Radiation-induced lymphopenia (RIL) is associated with treatment of different tumors (lung, colon, pancreas, breast, sarcomas, and glioblastoma). It is a significant clinical problem affecting the survival of cancer patients. The biologic mechanisms leading to RIL are not clearly understood. In this study, we established a mouse model of RIL representing therapeutic clinical regimen for lung cancer. Flow cytometry was used to analyze circulating levels of T and B cells and bone marrow (BM) stem cells. We found that fractionated radiation to the thorax significantly reduced circulating T and B cells as well as BM stem cells. Ex-vivo irradiation of blood and autologous reinjection to mice also significantly induced lymphopenia. Furthermore, we found that mobilization of stem cells from the BM and autologous stem cell transplant rescued RIL in mice. Overall, our results suggest that RIL has not only direct effect on circulating lymphocytes, but also has indirect effect on circulating lymphocytes as well as stem cells in the nonirradiated BM. These results open a new window for investigating the direct and indirect biologic mechanisms leading to RIL, and provide a preclinical basis to test the effect of stem cell transplantation for treatment of RIL in cancer patients. Cancer Res; 75(17); 3442–5. ©2015 AACR.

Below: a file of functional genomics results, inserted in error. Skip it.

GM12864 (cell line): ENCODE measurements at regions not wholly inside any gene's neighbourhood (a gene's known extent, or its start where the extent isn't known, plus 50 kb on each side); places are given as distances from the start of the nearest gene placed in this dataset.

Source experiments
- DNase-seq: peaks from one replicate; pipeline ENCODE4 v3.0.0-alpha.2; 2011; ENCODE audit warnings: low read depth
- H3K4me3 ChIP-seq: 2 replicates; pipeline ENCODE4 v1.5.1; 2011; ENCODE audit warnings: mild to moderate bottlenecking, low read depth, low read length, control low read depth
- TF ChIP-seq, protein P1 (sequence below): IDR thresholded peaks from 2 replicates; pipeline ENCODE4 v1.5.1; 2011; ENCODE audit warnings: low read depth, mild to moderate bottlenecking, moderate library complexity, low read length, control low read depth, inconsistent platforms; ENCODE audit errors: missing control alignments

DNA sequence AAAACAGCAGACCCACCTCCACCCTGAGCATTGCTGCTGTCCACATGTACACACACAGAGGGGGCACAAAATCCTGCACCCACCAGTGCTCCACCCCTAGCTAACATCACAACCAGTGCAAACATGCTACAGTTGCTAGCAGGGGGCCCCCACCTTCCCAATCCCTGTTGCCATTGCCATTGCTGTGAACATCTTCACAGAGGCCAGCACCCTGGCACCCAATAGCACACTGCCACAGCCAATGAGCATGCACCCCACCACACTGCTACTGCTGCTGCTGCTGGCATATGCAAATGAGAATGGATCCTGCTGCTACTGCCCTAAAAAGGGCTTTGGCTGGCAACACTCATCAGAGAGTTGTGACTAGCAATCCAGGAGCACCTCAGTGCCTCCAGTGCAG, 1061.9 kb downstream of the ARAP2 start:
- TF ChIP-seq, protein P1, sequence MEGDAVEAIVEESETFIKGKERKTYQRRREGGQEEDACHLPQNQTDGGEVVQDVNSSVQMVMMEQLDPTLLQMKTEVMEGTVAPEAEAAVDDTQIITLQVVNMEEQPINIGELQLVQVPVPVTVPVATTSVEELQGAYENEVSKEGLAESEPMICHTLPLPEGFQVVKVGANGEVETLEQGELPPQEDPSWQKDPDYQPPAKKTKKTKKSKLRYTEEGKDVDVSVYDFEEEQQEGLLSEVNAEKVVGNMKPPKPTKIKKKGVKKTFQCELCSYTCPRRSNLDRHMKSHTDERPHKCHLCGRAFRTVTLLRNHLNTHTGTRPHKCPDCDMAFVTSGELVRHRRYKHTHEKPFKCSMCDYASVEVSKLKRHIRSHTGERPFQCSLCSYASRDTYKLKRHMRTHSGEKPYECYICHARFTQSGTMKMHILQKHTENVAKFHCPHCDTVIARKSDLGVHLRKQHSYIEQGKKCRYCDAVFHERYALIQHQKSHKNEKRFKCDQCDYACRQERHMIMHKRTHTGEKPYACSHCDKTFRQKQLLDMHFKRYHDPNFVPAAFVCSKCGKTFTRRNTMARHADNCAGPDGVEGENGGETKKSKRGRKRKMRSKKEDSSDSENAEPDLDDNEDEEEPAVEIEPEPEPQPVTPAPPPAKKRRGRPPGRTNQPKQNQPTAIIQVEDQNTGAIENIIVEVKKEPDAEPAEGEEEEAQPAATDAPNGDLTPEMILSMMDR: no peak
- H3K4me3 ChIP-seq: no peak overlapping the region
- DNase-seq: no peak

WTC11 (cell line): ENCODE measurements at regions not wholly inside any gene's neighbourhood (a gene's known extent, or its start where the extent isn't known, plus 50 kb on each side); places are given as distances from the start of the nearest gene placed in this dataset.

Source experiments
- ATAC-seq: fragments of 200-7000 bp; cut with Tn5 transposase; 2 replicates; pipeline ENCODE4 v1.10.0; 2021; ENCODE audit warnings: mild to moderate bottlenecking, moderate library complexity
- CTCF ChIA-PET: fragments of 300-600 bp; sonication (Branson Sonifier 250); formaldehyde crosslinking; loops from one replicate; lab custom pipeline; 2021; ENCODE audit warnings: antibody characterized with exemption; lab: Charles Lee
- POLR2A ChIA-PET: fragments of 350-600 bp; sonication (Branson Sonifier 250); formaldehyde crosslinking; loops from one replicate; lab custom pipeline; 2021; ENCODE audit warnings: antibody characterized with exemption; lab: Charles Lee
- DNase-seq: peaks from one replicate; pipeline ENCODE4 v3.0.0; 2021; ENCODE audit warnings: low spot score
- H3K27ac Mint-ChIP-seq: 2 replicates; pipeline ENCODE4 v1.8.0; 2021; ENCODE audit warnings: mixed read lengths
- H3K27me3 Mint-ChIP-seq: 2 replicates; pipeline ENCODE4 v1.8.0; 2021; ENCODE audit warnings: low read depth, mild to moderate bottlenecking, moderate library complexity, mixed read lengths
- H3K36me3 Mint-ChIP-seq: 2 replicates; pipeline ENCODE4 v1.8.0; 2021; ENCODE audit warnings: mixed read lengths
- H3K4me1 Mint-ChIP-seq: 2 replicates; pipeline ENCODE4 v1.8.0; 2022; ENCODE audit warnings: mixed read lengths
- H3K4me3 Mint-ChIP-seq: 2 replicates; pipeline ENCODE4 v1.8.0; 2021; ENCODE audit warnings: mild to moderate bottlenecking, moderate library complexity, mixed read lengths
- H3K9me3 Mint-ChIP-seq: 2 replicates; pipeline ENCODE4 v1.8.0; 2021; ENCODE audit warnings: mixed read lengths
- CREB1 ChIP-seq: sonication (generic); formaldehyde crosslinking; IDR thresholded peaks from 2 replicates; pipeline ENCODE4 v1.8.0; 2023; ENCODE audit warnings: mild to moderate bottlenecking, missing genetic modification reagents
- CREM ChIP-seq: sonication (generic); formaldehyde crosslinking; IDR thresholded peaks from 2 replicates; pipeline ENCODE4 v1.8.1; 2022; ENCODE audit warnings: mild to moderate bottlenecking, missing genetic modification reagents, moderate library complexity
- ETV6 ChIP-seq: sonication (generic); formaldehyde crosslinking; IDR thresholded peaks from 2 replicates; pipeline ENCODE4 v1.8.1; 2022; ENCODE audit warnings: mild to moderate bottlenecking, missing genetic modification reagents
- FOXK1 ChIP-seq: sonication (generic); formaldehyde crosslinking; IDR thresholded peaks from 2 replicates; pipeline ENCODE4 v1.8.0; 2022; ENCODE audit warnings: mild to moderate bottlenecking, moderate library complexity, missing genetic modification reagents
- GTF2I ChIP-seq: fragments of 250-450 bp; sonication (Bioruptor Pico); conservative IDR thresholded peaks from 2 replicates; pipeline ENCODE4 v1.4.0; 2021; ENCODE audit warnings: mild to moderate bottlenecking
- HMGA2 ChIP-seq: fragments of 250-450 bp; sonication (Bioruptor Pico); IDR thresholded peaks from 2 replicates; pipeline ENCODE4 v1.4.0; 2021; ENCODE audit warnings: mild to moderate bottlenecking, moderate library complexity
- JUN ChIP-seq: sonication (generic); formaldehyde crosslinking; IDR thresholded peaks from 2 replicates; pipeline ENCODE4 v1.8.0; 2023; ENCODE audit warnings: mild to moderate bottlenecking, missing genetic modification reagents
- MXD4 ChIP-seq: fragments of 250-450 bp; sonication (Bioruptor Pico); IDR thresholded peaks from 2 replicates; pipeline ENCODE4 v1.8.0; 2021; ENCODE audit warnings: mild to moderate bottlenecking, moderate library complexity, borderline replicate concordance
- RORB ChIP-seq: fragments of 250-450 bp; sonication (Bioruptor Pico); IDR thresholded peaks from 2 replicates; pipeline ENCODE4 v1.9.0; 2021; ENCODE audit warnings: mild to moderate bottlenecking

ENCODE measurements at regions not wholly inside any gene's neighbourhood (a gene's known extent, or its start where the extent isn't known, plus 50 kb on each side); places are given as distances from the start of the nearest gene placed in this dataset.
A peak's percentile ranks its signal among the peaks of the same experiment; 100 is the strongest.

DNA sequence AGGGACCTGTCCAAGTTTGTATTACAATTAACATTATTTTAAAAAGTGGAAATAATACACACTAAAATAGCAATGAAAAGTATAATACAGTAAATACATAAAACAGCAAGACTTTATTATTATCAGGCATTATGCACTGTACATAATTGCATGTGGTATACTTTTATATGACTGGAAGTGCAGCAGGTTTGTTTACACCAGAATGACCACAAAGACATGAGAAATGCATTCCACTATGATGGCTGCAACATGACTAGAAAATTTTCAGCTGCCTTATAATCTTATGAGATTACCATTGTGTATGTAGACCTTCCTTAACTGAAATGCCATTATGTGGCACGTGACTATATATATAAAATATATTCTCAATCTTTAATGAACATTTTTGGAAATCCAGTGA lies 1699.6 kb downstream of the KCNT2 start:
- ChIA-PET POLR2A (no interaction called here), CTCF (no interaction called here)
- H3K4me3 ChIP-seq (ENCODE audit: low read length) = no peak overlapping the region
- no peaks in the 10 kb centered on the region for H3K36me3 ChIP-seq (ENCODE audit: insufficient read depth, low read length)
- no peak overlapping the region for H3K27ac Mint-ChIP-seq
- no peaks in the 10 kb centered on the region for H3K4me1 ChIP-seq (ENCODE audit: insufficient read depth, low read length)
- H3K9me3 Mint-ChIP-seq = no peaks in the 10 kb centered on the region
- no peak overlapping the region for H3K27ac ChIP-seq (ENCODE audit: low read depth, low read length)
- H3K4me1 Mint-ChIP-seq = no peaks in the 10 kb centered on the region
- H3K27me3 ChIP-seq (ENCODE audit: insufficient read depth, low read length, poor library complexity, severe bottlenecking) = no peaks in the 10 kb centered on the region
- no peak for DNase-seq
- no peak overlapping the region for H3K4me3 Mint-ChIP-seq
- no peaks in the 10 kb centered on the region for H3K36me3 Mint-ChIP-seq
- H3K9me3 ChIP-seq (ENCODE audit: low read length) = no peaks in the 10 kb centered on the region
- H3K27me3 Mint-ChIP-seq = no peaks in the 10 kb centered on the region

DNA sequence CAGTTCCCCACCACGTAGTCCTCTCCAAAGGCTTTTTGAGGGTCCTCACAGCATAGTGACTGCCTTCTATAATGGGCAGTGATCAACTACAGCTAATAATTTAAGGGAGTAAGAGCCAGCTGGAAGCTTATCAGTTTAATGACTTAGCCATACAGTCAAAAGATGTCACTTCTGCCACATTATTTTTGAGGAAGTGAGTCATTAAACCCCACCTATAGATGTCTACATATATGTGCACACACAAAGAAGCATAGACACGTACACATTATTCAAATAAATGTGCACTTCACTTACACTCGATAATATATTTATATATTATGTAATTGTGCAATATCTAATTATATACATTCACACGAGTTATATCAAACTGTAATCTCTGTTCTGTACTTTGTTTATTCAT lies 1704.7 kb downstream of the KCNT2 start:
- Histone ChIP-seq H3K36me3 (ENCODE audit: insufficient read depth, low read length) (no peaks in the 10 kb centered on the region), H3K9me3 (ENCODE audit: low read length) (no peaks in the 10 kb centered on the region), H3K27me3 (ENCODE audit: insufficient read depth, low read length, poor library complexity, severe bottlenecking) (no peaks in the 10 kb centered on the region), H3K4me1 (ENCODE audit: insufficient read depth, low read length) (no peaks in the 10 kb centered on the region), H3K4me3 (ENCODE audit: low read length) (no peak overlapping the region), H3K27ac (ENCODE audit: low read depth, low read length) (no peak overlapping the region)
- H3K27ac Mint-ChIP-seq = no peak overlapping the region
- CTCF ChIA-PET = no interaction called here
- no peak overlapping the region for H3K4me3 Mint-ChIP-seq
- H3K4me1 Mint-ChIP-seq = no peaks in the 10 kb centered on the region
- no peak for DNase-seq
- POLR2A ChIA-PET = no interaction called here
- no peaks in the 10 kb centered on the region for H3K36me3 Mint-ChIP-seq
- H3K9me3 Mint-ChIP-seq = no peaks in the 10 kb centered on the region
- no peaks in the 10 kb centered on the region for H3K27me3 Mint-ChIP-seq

Radiotherapy is an integral part of lung cancer management (1). Despite significant advances in radiotherapy, normal tissue toxicity remains to be a significant side effect to patients undergoing radiotherapy. Radiotherapy was shown to decrease patients total lymphocyte counts to fall below 1,000/μL, a condition known as radiation-induced lymphopenia (RIL; ref. 2). RIL is frequently observed in cancer patients undergoing radiotherapy to various sites, including brain, thorax, abdomen, and pelvis (2–5). Recent clinical data indicate that RIL was associated with poor clinical outcome in patients with carcinomas of the lung, colon, pancreas, breast, sarcomas, and glioblastoma (2–4, 6). The biologic mechanisms causing the development of RIL are not clearly understood. Given the extensive use of radiotherapy to treat cancer, there is a pressing need to understand the mechanisms involved in RIL, and to translate our understanding into novel therapeutic strategies to prevent and treat RIL.